I struggle with where to meet people with my philosophy. Often I hear the fallacy in their thoughts, shining like sunlight through patchy conclusions. If I could reduce it to a phrase, they’re not self-centered enough. At some point in recent time most people bought into the idea they fit into a category better than a body. A type. And within that type, certain criticisms, issues, particular peculiarities are bound to exist. Just the way it is. But when I was a kid, I was lectured several times about my type, told who and what and why exactly I behaved the way I did. They laid out menus in front of me, read line item pricing and value and guaranteed down the line quality for their considerations. But I never bought any of it. The clothes were too tight to fit in. The food was too rich to be eaten. I know we bred a lot of reality with symbolism, but I have no interest in living in my own universe like a tourist. I understood why little boys did the things they do. I completely get middle children are prone to rebellion and attention addiction. Trust me, it is not above me that being a pastor’s kid handed me a skeleton key to morality. But ever since the first days I could time out and participate in shaping a day, I have given all my energy to Jeremy. That kid kept me alive when no one even wanted to give me time. He is a mold molder, wants all the windows open, fighting backyard battles long after the lackluster desertion of his peers, a friend to fears, resurrected a kitten with his tears, hidden behind his bed holding conversations with death, reading Romans and arguing against Paul. He was never small, not like the authorities over his life tried to make him believe. But he never wanted to believe, not if knowing was an option. Many have tried, but no one ever, not even his own stubborn little self, could stop him. I can not say I participate in the warfare of types. Jeremy never bought the hype that surrounded his self. Busy building pirate ships behind his house. Scribbling terrible poetry by candlelight late at night, wax still puddled on a desk in a landfill somewhere. Stepping out on stages perfectly unprepared, finding himself more ready than ever there. Truth is, individuality is not a right. It is a fight. And only those committed will understand the philosophy I have created. Which is, all of these types and categories and phrases, are only wishes. They’re only bridges. They only matter when they lead somewhere. On their own, they’re meaningless. It’s hard to speak my way to people defined by where they are on a highway. Who staunchly only ever see themselves as a point in transition, saying ‘well I can’t cross the double yellow lines because of people who oppose me, and can’t betray the white line beside me because nature doesn’t tolerate my tires as much as asphalt, and can’t slow down for the car on my ass, and can’t speed up because there’s no lane to pass, and besides, the world is full of cops paid to keep us right and where we are. I would have to preach down roads, and sermonize stopping your vehicle, just to get you standing up, being, living where you are. Only then could I begin to explain the philosophy of home, of nesting, about the roots of Man and how we are all like vines. Your body is where the energetic stream of your existence touches ground. No matter how high you climb, or far out you travel, or where you have been before or where you imagine yourself wanting to be eventually. You are rooted through your self. And your self is a mutated, mysterious, evolving existence that language is chasing eternally babbling trying to keep up with. It is you. And you may not fit into the type you fit into. And there is a good chance you will have to create the category that contains you, and burn a thousand bridges leading nowhere in order to never have to tear a single root. This is my philosophy. Own the bridges that lead to you. And roads drive people too.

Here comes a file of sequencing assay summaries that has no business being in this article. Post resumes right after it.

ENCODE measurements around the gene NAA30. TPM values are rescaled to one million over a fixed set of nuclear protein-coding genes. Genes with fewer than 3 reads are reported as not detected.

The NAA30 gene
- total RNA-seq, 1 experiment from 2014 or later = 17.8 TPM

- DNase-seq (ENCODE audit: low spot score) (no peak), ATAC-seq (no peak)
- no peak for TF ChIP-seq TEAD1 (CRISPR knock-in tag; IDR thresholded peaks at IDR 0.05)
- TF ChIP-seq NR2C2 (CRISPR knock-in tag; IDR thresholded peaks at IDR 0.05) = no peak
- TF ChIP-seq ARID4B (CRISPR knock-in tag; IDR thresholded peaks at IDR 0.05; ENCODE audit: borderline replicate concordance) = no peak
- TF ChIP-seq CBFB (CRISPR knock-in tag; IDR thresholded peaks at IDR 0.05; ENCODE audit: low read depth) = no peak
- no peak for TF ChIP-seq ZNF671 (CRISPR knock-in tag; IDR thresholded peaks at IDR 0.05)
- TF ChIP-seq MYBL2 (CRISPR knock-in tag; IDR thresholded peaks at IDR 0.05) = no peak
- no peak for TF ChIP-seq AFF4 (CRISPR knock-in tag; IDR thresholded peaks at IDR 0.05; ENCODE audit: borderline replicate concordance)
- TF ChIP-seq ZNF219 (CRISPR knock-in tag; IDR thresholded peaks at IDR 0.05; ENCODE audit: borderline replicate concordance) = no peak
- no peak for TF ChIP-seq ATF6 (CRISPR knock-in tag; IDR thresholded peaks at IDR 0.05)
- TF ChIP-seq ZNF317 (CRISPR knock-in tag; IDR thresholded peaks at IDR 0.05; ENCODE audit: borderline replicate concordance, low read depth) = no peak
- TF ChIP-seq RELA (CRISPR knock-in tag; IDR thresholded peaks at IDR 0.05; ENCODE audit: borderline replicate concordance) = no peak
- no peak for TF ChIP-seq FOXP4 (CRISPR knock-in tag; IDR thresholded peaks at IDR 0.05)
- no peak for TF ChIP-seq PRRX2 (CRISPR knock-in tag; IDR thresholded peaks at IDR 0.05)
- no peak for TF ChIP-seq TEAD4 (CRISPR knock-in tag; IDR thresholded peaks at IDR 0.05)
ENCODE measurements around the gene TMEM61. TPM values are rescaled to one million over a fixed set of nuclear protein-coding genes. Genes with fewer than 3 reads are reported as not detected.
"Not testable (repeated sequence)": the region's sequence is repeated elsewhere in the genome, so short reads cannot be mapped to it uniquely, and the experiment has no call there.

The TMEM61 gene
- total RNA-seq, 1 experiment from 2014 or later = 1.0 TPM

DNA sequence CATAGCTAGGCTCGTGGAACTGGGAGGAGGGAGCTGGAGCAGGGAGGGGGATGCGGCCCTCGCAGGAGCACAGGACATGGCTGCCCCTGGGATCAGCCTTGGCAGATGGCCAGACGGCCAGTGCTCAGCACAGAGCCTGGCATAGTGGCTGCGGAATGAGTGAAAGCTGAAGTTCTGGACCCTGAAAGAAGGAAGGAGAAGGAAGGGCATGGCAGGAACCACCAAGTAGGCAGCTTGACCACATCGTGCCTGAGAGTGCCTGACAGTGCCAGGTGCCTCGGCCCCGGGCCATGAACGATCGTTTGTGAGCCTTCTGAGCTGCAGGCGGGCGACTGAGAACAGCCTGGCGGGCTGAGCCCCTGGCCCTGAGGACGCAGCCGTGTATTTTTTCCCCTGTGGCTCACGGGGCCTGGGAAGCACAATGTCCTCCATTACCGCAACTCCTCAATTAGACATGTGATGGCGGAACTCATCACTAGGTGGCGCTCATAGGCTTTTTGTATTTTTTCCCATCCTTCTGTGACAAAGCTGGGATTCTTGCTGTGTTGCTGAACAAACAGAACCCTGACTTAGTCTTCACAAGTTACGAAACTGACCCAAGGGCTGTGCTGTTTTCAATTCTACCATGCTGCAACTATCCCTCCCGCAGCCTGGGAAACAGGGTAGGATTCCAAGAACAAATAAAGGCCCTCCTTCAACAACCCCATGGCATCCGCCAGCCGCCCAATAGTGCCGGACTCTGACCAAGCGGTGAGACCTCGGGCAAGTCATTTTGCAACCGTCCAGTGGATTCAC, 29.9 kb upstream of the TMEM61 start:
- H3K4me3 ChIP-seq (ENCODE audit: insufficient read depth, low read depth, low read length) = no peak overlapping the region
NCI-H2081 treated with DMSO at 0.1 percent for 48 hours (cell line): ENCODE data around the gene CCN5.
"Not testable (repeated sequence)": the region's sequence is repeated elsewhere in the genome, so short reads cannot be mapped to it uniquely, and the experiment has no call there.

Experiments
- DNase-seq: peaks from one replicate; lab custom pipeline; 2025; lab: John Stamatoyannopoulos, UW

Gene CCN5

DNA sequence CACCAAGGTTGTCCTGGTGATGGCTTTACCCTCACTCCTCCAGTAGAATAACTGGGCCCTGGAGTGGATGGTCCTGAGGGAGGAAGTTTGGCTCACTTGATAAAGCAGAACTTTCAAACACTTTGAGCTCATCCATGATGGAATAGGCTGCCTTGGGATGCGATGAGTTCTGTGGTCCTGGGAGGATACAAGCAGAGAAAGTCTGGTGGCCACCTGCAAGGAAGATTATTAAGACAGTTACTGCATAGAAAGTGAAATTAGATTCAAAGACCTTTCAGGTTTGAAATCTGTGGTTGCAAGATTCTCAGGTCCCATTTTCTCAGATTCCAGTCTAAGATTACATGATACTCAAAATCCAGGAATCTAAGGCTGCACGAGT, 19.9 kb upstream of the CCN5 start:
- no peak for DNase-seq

Why are your breasts out at the table? How are you buried four beers deep when we’re all waiting on the second round? This world outside your nest is watching. You can scream how you don’t care, how they should get over it, that you are wild and everybody else will need to invent methods of dealing. Be louder. Shout it. If only belligerently confident words changed anything. But they never have, and they never will, because the other people filling the room, breasts kempt, public drinking, whispering with eyes stepping sideways across your table, they don’t hear you. They hear volume. See sway. But as far as the words you say, they could not care less. You spoke every texture of your character mouth closed, just humming along to “Son of a Preacher Man”. They wrote a short story about you in their heads. You and your fix, like a gatekeeper, calming all those corralled into this boxed in, block shaped bar space, justifying their third drink with your fifth. Sitting them up still and sober-like in their seats seeing you drift. Blushing at their laps, while you massage your tits. It’s not judgment. There is no right or wrong, no tall hill with a sign at the base reading get over it, by all means, this behavior is your right, no matter how scary. Be this person. Be who and what you really are. Just know no one in here is reading your journal, or making excuses for you. They’re all short story writers. And you gave them a gatekeeper. A constant in the experiment of what all is or is not ever going to be appropriate. It’s not bad, or wrong really, it just isn’t the story you set out to write. That’s the only reason we care how our decisions, actions and words affect others, because we left the nest with a particular plot-line in mind. And I, for one, didn’t intend to be a drunk dimensional character in some unpracticed writer’s short fiction. If they take my story home with them with the intention of turning it into one of their own, we will both feel mutually judged by one another. Each of our lives should point a finger at the other. And if this was the story you set out to write, well, I just hope it ended at home.
In my personal life, social media has been an incredible tool, not only for putting my writing in front of readers, but also getting a good perspective on the various reactions it engenders. It can force a writer to look at the page differently. Counting characters and thinking talking points, headlines, pop culture references. Not always conducive to the most artistic writing, but it is an excellent avenue for exploring more communicative, and conversational creative writing techniques.